Poem of the Day

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Sir Isaac Newton’s Laws of Motion

 

Newton was a clever man.

An avid scientific fan.

He questioned many things he saw.

Like ones we had no answers for.

 

He thought them through right to their cores.

Then gave us many handy laws.

 

Newton’s First Law Of Motion:

Without a force of push or pull

an object will remain quite still.

With just one push at just one time

that object moves in one straight line.

 

Newton’s Second Law Of Motion:

A bigger Force accelerates

an object that is heavy-weight.

While objects of a smaller mass

don’t need much Force to move them fast.

 

So Newton noticed they obey

that Force will equal m times a.

 

Newton’s Third Law Of Motion:

Now bend a stick. Before it cracks

you’ll feel its force of pushing back.

For every action there will be

an equal one – opposingly.

 

Without his formulas in place

we’d soon get lost in outer space.

So Isaac’s Laws help us traverse

the reaches of our universe.

Celia Berrell
  • Submitted in response to Prompt #23

Celia said: Things need to move in order to travel. First published in 1687, Newton’s Three Laws of Motion were a scientific breakthrough for which he is very famous. These laws are still used today to calculate such things as the orbits of moons, planets and stars. And they’ll be very handy if you travel to Mars – a few decades from now!

Poem of the Day

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THREE BRAVE YOUNG EXPLORERS

 

Over the fence and

along the dirt track,

weaving through bushes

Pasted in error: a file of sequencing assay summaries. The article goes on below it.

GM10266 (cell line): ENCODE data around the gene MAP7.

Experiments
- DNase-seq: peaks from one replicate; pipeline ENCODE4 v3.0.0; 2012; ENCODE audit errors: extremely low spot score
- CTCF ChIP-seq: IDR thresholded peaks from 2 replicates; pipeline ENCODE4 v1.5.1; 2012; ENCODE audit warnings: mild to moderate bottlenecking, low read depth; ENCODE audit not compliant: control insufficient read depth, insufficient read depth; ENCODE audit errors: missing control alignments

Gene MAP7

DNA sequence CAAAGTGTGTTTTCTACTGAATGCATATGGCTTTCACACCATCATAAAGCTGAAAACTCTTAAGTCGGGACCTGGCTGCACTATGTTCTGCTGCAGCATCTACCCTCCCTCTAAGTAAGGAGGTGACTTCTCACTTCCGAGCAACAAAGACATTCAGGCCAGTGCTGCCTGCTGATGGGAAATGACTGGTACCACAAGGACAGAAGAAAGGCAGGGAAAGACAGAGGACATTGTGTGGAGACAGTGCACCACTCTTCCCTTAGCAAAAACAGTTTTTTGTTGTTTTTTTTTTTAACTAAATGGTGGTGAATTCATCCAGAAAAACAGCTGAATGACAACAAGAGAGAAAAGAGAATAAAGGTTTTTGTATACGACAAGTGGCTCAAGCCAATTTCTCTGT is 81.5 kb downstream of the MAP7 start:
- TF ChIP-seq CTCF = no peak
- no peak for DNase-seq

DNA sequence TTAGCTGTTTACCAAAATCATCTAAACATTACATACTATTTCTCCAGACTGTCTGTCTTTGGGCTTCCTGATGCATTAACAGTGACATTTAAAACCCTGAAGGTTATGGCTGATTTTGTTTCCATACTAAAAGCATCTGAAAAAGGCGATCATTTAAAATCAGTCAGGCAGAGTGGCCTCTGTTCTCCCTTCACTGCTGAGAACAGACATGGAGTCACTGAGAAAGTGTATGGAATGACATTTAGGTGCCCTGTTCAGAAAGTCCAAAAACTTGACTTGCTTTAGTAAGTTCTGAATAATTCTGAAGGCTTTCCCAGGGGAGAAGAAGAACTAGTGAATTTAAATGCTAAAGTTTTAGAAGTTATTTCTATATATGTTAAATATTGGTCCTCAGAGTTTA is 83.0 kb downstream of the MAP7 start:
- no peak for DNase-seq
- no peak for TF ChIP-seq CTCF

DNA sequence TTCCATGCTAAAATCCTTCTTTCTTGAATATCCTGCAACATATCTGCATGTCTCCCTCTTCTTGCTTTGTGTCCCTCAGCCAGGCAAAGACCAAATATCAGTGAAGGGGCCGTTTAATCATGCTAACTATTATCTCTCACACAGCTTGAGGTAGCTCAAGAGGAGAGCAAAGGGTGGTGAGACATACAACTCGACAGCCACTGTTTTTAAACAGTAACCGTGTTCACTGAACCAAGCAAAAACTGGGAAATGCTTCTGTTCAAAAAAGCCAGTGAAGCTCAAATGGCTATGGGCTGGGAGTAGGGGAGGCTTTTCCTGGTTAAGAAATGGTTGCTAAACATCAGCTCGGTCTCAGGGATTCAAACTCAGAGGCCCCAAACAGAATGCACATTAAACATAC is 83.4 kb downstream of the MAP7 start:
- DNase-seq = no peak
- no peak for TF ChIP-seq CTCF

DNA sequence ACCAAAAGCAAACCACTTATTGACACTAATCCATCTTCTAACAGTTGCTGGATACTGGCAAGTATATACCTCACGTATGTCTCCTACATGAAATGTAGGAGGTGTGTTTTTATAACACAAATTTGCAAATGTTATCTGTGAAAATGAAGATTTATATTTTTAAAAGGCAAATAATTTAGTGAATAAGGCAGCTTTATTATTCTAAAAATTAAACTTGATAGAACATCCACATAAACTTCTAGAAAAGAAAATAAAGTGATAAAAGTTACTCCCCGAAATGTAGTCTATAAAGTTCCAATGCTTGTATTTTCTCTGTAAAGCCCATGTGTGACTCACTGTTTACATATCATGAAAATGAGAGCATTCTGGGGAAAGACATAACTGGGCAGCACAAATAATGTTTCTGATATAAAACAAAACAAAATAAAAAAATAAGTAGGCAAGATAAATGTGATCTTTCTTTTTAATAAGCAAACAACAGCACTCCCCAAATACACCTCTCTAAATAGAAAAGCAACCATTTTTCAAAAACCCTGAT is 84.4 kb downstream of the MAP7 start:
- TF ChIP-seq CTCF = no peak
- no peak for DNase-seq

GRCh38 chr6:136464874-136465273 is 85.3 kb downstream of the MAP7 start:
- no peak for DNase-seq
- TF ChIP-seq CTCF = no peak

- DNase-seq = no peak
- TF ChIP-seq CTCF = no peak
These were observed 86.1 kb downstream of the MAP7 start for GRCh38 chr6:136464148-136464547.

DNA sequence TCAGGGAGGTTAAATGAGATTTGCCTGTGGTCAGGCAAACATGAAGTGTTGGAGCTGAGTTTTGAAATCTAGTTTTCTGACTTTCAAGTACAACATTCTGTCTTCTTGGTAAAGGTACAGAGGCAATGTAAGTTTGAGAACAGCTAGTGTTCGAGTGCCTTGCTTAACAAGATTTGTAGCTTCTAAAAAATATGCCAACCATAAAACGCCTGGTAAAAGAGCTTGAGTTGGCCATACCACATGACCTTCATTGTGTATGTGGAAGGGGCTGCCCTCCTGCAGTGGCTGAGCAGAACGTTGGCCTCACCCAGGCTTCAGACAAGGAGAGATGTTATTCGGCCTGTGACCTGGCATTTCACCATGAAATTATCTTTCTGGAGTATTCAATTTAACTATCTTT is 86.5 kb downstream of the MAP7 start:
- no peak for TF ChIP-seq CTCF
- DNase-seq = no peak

without looking back.

Three brave young explorers

and Foster the dog

went out hunting tadpoles

went out hunting frogs

 

With nets and glass bottles,

their tools of the trade,

down to the water

their way the three made.

These hardy explorers

and Foster the dog

were searching for tadpoles,

were searching for frogs.

 

Scooping up water

and netting their prize –

a bottle of tadpoles,

one frog with big eyes.

So armed with their tadpoles

And one big eyed frog

Home went the explorers

with Foster the dog.

© Allan Cropper
  • Submitted in response to Poetry Prompt #31

Poem of the Day

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Springing To Action

 

Sprr-r-r-ring is such an active word.

You can hear it gathering-up its force.

Ready to burst out a kind of ping.

Releasing its energy on a course.

 

It’s the name we give to the season when

all living things gear-up to abound.

We use it to label a water source

that’s pushing its way through the spongy ground.

 

It’s also the name we give a device

that bends and moves but will not crack.

It’s often metallic and flexible.

If it’s pushed or pulled it does the same back.

 

A spring isn’t always a coiled-up wire.

It could be a curve or a V-shaped bend.

Like a bow that shoots arrows through the air.

Or a pair of tweezers with open ends.

 

A spring can be made from a plastic mould.

A blister, a mound or a curvy dome.

They’re hidden in keyboards for typing things.

And once were used on an old mobile phone.

 

A pen you can click. A used paperclip.

A clock that goes tick. A peg that can grip.

A doorknob that twists. A bike-bell that rings.

It’s likely they’ve all got some kind of sprr-r-r-ring!

Celia Berrell
  • Submitted in response to Poetry Prompt #34

Celia said: Many Australians seem to have an easy-going approach to life.  Is this reflected in the way we say words like “spring”?  Other cultures and languages speak in a more animated way than us.  Can you “roll your r’s” like the Italian and Spanish people do?  Or gargle your “r’s” like the French?  How do you make the word “spring” really spring?

Poem of the Day

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Fields in Flood

For weeks now the wind has been keening,

cascading its tears into creeks

sobbing small streams into torrents,

the torrents now springing small leaks.

 

Around us the rivers are rising,

wet-fisted they break sodden banks,

huddling the sheep in their paddocks,

drowning the grass round their shanks.